Broadway in Chicago presents ANASTASIA.
The creative team of Terrence McNally (book), Stephen Flaherty (music) and Lynn Ahrens (lyrics), inspired by the movie, made this epic story into a musical.
Anastasia is a Russian princess. Her fairytale life abruptly ends with her family being murdered. Although the country, now under communist rule, believes Anastasia perished with her kin, rumors persist that she has survived. When grandma (played by the regal Joy Franz) in Paris offers a reward for Anastasia’s safe return, Dmitry (played by a dashing Stephen Bower) and Vlad (played by a hilarious Edward Staudenmayer) decide to con grandma for the money. Their “Anastasia” is a street sweeper named Anya (played by the lovely Lila Coogan). Along the way to the big reuniting, all the characters grapple with who they are and what they want.
Although the story is intriguing, I found myself wondering who the target audience is. Initially, I thought it was young girls wanting to be princesses. Between the communist takeover and gun-toting threats of death to Anastasia, the story seems too intense for children. McNally is also challenged with keeping the book light enough for a musical but with enough information to understand the history. Although a few scenes show the transition from the glamor of the Romanov rule to the new military order, people without some knowledge of Russian history might find his overview skimpy and confusing.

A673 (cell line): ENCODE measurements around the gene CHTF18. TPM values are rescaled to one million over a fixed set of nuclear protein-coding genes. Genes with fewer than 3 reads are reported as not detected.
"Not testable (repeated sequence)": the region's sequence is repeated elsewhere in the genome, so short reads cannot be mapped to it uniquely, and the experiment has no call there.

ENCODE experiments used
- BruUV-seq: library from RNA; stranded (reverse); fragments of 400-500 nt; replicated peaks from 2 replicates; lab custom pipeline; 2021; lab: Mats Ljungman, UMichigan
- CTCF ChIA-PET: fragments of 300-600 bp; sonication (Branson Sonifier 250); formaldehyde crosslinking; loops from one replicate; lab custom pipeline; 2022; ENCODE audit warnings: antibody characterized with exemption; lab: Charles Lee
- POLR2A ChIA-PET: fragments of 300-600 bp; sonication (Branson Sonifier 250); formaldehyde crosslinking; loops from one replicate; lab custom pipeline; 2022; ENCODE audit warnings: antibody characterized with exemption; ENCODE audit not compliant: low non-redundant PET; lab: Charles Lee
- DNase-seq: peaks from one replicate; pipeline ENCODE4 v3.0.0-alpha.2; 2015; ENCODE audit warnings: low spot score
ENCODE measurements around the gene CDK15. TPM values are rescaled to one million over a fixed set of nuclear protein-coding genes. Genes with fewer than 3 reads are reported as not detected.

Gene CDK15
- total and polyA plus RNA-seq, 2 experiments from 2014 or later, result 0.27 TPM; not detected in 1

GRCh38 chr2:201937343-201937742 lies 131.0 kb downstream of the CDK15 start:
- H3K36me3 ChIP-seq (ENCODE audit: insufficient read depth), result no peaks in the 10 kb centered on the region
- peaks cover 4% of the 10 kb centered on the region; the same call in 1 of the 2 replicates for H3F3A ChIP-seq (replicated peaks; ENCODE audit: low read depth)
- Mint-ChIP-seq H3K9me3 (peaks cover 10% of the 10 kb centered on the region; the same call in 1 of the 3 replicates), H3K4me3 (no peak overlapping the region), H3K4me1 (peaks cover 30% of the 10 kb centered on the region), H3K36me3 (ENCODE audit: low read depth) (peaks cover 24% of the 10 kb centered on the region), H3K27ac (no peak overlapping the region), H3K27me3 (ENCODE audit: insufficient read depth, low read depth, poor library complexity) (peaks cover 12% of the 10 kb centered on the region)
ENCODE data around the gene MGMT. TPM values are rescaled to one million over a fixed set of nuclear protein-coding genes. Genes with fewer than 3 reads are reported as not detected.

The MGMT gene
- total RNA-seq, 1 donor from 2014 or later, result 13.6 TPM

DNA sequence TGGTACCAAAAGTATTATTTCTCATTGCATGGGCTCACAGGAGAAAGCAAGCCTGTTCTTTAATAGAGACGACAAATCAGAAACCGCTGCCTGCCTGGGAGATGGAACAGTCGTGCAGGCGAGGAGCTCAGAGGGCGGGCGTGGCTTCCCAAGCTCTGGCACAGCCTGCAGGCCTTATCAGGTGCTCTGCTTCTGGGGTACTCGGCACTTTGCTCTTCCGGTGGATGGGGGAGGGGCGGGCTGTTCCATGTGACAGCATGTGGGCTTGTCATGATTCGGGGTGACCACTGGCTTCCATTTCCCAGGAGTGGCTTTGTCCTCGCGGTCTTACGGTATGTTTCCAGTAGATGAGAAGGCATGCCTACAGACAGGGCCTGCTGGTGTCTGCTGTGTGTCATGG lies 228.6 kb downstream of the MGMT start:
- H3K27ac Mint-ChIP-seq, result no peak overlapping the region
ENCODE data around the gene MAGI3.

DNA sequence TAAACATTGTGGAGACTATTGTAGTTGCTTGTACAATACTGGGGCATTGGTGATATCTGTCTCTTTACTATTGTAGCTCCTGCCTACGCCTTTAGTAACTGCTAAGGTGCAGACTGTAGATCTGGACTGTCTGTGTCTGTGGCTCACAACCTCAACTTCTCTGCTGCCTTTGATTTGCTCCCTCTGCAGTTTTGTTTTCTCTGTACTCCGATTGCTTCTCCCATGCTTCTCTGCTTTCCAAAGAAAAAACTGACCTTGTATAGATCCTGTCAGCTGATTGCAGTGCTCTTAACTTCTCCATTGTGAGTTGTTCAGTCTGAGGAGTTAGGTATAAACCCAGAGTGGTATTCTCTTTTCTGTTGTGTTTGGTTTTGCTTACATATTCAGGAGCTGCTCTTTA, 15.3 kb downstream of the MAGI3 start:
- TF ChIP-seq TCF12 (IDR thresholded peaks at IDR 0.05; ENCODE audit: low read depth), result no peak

Still, I enjoyed ANASTASIA for its charm and elegance!
ANASTASIA is definitely a looker. The costumes and projections are eye candy! Costume Designer Linda Cho stuns with international posh. At the Romanov Palace, Cho dresses the ensemble in winter white finery. The aristocrats are covered in sweeping gowns and capes lined in fur and jewels. Over in Paris, Cho goes from 1920s chic for a stroll down the promenade to elegant flapper for a sexy romp at the local club. Cho gives us a vibrant, evolving fashion show. Her showstopper is at the ballet. Cho dresses Coogan in an exquisite blue gown with intricate detailing on the back. Breathtakingly gorgeous!
Adding plenty of panache to the aesthetic, Projection Designer Aaron Rhyne takes us on a ride from Russia to Paris. Rhyne impressively utilizes Alexander Dodge’s set. Dodge uses colosseum arches to frame the stage and Rhyne’s projections. Rhyne seamlessly shifts mood and locale with new projections. He changes a snowy winter ball to a dramatic bloody revolt. Traveling by train or seeing the Eiffel Tower over cherry blossoms takes on a virtual reality quality as the projections move swiftly past. This type of detailed projections add several layers of visual storytelling to the show.
And nod out to the vivacious Tari Kelly (Lily) for her cheeky reminiscing in “Land of Yesterday”. Later, she and Staudenmayer duet with “The Countess and the Common Man.” The song is riotous with plenty of sexual slapstick.
Running Time: Two hours and forty minutes with an intermission
At Nederlander Theatre, 24 W. Randolph
Inspired by the Twentieth Century Fox Motion Pictures
Book by Terrence McNally
Music by Stephe Flaherty
Lyrics by Lynn Ahrens
Directed by Darko Tresnjak
Choreographed by Peggy Hickey
Tuesdays at 7:30PM
Wednesdays at 2:00PM & 7:30PM (no matinee performance on Wednesday, March 27) Thursdays at 7:30PM
Fridays at 7:30PM
Saturdays at 2:00PM & 8PM
Sundays at 2:00PM & 7:30PM (no evening performance on Sunday, April 7)
Thru April 7th
For more Chicago theatre information and reviews, please visit Theatre in Chicago